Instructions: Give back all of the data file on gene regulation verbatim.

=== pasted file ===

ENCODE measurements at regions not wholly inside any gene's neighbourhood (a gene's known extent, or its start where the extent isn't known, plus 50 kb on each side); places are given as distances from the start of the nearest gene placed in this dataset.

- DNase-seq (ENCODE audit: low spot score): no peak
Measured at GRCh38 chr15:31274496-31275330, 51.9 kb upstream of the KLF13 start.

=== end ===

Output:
ENCODE measurements at regions not wholly inside any gene's neighbourhood (a gene's known extent, or its start where the extent isn't known, plus 50 kb on each side); places are given as distances from the start of the nearest gene placed in this dataset.

- DNase-seq (ENCODE audit: low spot score): no peak
Measured at GRCh38 chr15:31274496-31275330, 51.9 kb upstream of the KLF13 start.